Once you completed your model development, you now have a final model that fits your data the best and you’re now ready to validate your results. One way to internally validate your results is by looking at the precision of your parameter estimates by performing a non-parametric bootstrap.

#### What is a bootstrap?

In the figure below I tried to illustrate the steps required to perform a bootstrap:

During model development you used one dataset as input for your model to get your parameter estimates. I referred to the modeling dataset as the “*Original Dataset*” in Figure 1. This data contains a representative sample of the whole population of interest (e.g., 20 healthy volunteers out of all the healthy volunteers available). By re-sampling with replacement the individuals from the *original dataset* multiple times, you create M datasets of the same size as the original dataset containing new population samples. Re-sampling with replacement means that the same individual can be sampled more than 1 time from the original dataset. Each sampled individual can appear multiple times in the new population samples or just not at all. The re-sampling is a means to extrapolate towards the real population, as the population samples generated don’t necessarily have the same distribution as the original one.

Each of the newly created M datasets will serve as a new input dataset in your final model. Hence, the model will run M times and generate M sets of new parameter estimates.

The results are aggregated and we get an empirical distribution (normal or log-normal) for each of the parameters that will serve to calculate their confidence intervals (CI).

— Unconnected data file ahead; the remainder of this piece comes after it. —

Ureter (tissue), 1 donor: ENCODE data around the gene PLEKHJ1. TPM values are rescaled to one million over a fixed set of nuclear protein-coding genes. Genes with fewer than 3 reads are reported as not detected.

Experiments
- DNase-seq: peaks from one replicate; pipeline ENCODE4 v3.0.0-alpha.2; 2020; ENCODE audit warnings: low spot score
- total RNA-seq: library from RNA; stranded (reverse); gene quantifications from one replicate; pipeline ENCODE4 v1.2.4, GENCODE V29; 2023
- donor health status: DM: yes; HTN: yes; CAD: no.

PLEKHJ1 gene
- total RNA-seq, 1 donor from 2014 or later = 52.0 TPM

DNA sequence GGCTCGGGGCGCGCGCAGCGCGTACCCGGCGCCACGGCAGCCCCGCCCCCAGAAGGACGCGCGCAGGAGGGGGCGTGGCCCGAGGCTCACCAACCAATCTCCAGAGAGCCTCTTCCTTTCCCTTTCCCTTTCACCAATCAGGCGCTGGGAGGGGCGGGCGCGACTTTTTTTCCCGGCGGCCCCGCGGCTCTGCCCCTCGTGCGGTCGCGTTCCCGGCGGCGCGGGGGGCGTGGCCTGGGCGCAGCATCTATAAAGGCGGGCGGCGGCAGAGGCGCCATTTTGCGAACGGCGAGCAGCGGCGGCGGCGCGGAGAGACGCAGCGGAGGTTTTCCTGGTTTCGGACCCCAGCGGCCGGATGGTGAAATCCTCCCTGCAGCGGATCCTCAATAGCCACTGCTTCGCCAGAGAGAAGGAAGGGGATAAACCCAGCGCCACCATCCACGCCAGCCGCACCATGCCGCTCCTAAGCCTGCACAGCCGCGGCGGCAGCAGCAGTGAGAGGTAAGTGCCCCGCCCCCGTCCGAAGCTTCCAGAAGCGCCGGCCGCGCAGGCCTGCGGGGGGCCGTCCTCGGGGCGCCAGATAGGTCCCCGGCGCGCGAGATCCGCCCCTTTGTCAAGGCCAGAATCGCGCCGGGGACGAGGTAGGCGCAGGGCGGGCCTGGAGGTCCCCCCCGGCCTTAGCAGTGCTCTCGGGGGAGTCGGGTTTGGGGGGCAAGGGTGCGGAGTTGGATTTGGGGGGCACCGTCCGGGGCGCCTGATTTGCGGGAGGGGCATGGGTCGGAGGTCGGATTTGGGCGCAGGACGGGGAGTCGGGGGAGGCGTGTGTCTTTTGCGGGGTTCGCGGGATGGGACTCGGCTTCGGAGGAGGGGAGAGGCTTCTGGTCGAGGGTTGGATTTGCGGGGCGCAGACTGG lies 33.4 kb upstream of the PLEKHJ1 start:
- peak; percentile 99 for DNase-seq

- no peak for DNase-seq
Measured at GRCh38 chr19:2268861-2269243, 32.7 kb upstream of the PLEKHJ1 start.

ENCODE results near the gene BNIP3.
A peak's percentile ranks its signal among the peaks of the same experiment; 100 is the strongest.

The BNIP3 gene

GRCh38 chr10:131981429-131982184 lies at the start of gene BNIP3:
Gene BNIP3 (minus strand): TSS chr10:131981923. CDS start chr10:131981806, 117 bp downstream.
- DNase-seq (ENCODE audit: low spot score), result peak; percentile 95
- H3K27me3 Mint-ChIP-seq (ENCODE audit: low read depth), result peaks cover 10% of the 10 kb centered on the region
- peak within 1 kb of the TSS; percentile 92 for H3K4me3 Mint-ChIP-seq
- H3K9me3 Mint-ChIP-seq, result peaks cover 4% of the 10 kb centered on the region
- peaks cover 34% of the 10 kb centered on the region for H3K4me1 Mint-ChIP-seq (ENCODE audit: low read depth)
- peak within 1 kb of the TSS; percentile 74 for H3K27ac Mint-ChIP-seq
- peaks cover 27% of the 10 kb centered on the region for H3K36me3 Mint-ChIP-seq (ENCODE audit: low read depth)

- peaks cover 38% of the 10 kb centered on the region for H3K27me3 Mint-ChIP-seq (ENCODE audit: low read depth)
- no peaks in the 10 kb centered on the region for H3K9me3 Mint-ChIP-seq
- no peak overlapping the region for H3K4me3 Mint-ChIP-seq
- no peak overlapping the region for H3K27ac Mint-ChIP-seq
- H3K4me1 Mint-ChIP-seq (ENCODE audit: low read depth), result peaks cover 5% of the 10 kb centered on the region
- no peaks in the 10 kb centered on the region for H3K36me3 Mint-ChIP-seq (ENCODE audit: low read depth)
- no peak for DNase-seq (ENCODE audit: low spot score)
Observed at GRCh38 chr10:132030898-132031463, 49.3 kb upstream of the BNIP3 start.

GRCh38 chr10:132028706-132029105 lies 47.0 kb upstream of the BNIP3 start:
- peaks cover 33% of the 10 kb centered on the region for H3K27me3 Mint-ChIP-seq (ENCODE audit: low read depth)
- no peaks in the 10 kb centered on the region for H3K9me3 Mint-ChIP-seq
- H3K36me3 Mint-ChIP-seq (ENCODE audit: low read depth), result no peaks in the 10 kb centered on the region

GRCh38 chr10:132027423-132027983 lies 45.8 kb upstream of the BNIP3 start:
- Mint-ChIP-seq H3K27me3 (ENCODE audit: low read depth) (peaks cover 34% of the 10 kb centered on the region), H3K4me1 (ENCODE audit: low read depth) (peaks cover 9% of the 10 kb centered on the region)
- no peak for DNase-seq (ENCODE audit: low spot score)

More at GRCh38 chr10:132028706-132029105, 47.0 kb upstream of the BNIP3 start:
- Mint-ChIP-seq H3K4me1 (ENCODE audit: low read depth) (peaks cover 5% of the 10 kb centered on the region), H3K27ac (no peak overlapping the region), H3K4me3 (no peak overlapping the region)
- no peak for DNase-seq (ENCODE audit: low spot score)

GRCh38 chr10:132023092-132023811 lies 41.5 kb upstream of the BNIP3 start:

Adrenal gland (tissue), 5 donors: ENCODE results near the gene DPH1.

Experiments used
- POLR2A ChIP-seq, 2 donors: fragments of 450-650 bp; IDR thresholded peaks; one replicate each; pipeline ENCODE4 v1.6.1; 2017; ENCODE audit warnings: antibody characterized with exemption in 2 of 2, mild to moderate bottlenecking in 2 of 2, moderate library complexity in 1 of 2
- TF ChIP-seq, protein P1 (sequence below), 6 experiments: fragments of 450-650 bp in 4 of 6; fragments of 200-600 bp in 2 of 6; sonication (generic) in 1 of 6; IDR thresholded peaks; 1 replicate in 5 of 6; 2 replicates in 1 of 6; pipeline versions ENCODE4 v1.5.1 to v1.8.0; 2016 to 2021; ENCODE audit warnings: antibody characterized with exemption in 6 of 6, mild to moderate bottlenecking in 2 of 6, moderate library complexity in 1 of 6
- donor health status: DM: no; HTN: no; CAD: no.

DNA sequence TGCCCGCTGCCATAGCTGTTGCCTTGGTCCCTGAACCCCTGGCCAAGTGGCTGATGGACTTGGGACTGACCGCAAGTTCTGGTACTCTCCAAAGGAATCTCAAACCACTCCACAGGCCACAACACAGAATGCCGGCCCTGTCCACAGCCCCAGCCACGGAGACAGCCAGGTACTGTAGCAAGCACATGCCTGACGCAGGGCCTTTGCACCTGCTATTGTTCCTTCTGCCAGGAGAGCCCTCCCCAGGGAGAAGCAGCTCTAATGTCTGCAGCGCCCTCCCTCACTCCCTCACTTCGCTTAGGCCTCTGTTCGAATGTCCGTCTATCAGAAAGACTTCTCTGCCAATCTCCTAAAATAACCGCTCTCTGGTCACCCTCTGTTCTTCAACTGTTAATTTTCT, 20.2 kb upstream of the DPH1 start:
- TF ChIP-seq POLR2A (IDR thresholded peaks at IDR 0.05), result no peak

*Note: The data used for calculating the CI needs to be symmetrical. Both normal and log-normal distributions are symmetrical. *

#### Step-by-step bootstrap with Pirana & Perl-speaks-Nonmem (PsN)

To start your bootstrap, first you need to go to your model location in Pirana. Select the model and right-click to access the drop-down menu shown in Figure 2.

Then, the PsN command window will pop-up. The default bootstrap options are shown below, in Figure 3.

When you click the orange play button, your bootstrap will start running with 50 samples of the *original dataset,* following the steps presented in Figure 1. One could also execute this command directly from the command promot.

The results will be saved in the directory specified under *-dir* (in this case *“-dir=bs_pk”*). However, is the number of default samples enough to calculate the CI in your situation? Are all the model runs of the bootstrap going to be successful?

#### How many samples are enough?

As a rule of thumb, we normally start with 1000 samples to get reliable and stable CIs. The parameter distributions resulting from the bootstrap are sensitive to the number of replicates used, especially the more sensitive parameters for which are more sensitive changes in upper and lower CI bounds were observed. If you would like to dive deeper into this matter I would suggest to have a look at this ASCPT presentation from 2005, which presents the results of a systematic analysis of the influence of sample size on determining CIs when performing a bootstrap.